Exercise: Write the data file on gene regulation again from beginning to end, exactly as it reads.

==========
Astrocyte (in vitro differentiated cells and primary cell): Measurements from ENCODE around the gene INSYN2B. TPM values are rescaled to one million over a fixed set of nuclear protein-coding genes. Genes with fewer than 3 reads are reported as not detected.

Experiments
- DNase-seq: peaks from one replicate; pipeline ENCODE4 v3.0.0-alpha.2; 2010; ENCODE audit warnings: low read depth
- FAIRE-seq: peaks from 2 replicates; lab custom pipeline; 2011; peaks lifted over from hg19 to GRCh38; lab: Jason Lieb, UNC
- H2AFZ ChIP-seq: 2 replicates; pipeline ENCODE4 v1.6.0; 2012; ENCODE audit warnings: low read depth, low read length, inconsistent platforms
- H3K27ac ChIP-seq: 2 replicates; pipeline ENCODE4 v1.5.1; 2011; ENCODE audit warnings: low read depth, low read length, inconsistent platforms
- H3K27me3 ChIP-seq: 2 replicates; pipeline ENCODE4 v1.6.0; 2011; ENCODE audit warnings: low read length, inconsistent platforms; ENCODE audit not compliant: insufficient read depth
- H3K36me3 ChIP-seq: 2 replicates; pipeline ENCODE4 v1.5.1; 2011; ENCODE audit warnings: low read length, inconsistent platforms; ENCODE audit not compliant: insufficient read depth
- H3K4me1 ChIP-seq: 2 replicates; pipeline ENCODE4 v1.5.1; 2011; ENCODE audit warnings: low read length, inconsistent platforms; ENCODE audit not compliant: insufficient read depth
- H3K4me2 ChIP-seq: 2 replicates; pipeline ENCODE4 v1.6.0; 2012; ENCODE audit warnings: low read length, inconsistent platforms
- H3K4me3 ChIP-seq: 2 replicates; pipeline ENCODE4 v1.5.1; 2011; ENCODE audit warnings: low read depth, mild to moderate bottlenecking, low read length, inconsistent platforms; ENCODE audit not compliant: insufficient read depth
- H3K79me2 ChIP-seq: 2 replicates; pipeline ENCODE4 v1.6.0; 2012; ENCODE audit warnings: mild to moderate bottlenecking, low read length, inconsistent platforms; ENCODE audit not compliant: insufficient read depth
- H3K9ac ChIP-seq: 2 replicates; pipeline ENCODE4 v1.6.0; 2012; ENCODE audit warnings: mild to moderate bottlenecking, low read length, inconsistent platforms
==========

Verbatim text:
Astrocyte (in vitro differentiated cells and primary cell): Measurements from ENCODE around the gene INSYN2B. TPM values are rescaled to one million over a fixed set of nuclear protein-coding genes. Genes with fewer than 3 reads are reported as not detected.

Experiments
- DNase-seq: peaks from one replicate; pipeline ENCODE4 v3.0.0-alpha.2; 2010; ENCODE audit warnings: low read depth
- FAIRE-seq: peaks from 2 replicates; lab custom pipeline; 2011; peaks lifted over from hg19 to GRCh38; lab: Jason Lieb, UNC
- H2AFZ ChIP-seq: 2 replicates; pipeline ENCODE4 v1.6.0; 2012; ENCODE audit warnings: low read depth, low read length, inconsistent platforms
- H3K27ac ChIP-seq: 2 replicates; pipeline ENCODE4 v1.5.1; 2011; ENCODE audit warnings: low read depth, low read length, inconsistent platforms
- H3K27me3 ChIP-seq: 2 replicates; pipeline ENCODE4 v1.6.0; 2011; ENCODE audit warnings: low read length, inconsistent platforms; ENCODE audit not compliant: insufficient read depth
- H3K36me3 ChIP-seq: 2 replicates; pipeline ENCODE4 v1.5.1; 2011; ENCODE audit warnings: low read length, inconsistent platforms; ENCODE audit not compliant: insufficient read depth
- H3K4me1 ChIP-seq: 2 replicates; pipeline ENCODE4 v1.5.1; 2011; ENCODE audit warnings: low read length, inconsistent platforms; ENCODE audit not compliant: insufficient read depth
- H3K4me2 ChIP-seq: 2 replicates; pipeline ENCODE4 v1.6.0; 2012; ENCODE audit warnings: low read length, inconsistent platforms
- H3K4me3 ChIP-seq: 2 replicates; pipeline ENCODE4 v1.5.1; 2011; ENCODE audit warnings: low read depth, mild to moderate bottlenecking, low read length, inconsistent platforms; ENCODE audit not compliant: insufficient read depth
- H3K79me2 ChIP-seq: 2 replicates; pipeline ENCODE4 v1.6.0; 2012; ENCODE audit warnings: mild to moderate bottlenecking, low read length, inconsistent platforms; ENCODE audit not compliant: insufficient read depth
- H3K9ac ChIP-seq: 2 replicates; pipeline ENCODE4 v1.6.0; 2012; ENCODE audit warnings: mild to moderate bottlenecking, low read length, inconsistent platforms